- Death: 13 Oct 1974 Morgan County, Kentucky
- Buried: McKinney Cemetery, Woodsbend, Morgan, Kentucky
As you can see the first search was Sterlia Fugate, Kentucky, 1892-1974.
I was excited to have found two newspaper clippings
The first clipping shows Sterlia Fugate’s name appearing in the Licking Valley Courier August 16, 1917 issue, on page 4 is found The Army Call. “The following is a complete list of the second 200 names, post office addresses, and draft numbers, respectively, according to their standing on the board as they drew at Washington, D.C.”. Towards the bottom of this list of 200 names, his postal address location Bonny is in Morgan County; I was excited; if correct, this would provide me with the place where he lived and possibly raised his family.
Wow, that was fun! Let’s find another
The second clipping also from the Licking Valley Courier dated July 05, 1917, the name Jas. Fugate appears in an article “Lightning Strikes House,” this interests me because each event is in the same town, plus Sterlia’s Fathers name is James. (could Jas be short for James?) Requires more research; it is a keeper for now.
Oh, look there is another clue
I was watching a little further, changed the search a little, and found something else interesting. In the Dayton Daily News on Jan. 6, 1948, an article about an accident at the A.E.C. facility in Miamisburg, Ohio, Sterlia Fugate was one of the worker’s facilities that were injured. Could this be my great-grandfather? The age is correct; in Feb., he would be turning 56 and would have been 55 at the time of the accident. We also have an address in Miamisburg.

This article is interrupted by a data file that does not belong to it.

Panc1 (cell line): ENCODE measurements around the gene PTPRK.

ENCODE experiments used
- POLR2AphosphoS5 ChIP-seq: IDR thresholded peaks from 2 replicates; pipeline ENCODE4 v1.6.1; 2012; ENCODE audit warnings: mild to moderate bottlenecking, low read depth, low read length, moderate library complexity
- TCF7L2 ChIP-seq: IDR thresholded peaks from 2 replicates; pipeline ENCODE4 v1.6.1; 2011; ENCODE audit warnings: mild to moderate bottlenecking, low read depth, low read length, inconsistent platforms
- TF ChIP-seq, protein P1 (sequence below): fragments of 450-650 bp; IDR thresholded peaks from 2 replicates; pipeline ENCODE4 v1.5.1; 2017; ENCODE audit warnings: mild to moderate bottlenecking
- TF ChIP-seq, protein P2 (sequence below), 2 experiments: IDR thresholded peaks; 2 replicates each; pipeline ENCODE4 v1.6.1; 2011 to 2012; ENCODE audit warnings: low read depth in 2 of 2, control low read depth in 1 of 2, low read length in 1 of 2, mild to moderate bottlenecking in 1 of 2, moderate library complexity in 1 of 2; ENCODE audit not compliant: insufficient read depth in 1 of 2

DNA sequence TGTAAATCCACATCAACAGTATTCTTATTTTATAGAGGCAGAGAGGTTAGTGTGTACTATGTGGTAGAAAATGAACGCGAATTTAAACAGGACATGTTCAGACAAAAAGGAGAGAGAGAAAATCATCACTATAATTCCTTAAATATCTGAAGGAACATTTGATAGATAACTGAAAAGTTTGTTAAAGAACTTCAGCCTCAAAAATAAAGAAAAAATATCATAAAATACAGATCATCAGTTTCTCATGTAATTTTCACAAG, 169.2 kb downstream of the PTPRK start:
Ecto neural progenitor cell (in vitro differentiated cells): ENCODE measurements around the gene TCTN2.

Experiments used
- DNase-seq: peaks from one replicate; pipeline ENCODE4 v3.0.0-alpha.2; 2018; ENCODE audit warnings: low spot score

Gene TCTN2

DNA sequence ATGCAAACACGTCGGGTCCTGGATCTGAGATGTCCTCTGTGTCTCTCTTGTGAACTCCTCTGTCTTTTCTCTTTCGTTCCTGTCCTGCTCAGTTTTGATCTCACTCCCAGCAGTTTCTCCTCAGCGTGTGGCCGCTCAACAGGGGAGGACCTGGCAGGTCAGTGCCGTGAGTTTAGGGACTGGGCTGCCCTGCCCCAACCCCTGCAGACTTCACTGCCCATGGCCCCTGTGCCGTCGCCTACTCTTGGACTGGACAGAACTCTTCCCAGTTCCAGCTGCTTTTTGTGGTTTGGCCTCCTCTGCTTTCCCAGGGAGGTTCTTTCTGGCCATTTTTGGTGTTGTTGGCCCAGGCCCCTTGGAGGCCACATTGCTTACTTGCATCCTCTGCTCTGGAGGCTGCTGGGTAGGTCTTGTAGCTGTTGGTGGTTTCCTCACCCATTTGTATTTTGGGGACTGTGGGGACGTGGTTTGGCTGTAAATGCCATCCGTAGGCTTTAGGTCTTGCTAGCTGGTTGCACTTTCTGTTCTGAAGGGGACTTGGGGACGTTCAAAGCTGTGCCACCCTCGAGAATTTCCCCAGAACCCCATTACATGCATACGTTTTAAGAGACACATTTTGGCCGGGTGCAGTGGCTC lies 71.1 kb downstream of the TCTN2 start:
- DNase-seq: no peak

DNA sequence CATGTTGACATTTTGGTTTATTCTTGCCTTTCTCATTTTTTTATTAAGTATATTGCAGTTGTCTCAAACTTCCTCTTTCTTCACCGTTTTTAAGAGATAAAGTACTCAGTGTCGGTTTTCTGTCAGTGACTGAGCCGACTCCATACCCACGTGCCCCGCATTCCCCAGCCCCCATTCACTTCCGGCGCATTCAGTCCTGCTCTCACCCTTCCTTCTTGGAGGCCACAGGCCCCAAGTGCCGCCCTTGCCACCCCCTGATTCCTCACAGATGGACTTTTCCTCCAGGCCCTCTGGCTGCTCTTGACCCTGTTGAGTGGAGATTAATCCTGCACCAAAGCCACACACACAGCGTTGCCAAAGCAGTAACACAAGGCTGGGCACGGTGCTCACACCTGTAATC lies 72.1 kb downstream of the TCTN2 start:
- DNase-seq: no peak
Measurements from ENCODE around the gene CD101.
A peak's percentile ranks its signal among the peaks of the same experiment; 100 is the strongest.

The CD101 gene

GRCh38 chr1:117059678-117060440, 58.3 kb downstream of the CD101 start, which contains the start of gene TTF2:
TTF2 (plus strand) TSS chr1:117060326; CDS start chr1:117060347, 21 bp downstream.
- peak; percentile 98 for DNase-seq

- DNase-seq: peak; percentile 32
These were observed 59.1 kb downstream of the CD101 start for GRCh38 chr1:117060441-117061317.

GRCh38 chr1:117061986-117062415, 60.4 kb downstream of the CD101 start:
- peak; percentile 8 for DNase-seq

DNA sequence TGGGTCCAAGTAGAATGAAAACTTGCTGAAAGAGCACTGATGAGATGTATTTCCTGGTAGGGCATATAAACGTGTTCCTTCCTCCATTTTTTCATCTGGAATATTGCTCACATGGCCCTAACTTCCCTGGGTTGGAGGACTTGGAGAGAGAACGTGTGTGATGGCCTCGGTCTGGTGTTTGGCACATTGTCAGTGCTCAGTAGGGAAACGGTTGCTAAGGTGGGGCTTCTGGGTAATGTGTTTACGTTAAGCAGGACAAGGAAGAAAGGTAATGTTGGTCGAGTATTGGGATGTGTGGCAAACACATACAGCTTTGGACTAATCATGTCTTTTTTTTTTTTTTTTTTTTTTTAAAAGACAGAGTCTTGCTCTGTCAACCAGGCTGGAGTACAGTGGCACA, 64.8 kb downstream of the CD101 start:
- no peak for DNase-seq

So, what have newspapers provided us in our search
After this search and its results, we have new information to add about Sterlia. Let’s list it below:
- He lived in Bonny, Kentucky, in 1917.
- He was 25 years old.
- With his name on the Army call List, he might have served in the Military.
- We already knew he married in 1911, so he was raising this family in Bonny.
- Sterlia’s father, James, could have been living in the same town; if that is the case, he might have been born in Bonny, Kentucky.
- He was living in Miamisburg, Ohio, in 1948 at the age of 55.
My next step in the research will be to verify this information; it has given me a follow-up path. I will look at census records in Ohio to see if the family lived there or if Sterlia was in Ohio for work. I will also check military records.
Searching Newspapers in genealogy research has been an excellent experience. It feels like I am solving a mystery buried for many years, and I need to uncover the truth. It certainly does bring out that side of me; I love reading mysteries and try to solve them before the book ends, I’m not always successful, but sometimes I am close. And this has a similar feel to it, although I am related to this individual in this mystery novel, and I diffidently need to solve this independently. So, exciting. I will continue to use this excellent tool to enhance my research.
Thank you so much for taking the time. Please do not hesitate to leave a comment; it will be much appreciated.
I hope your experience with Newspapers.com will be just as enjoyable as mine was.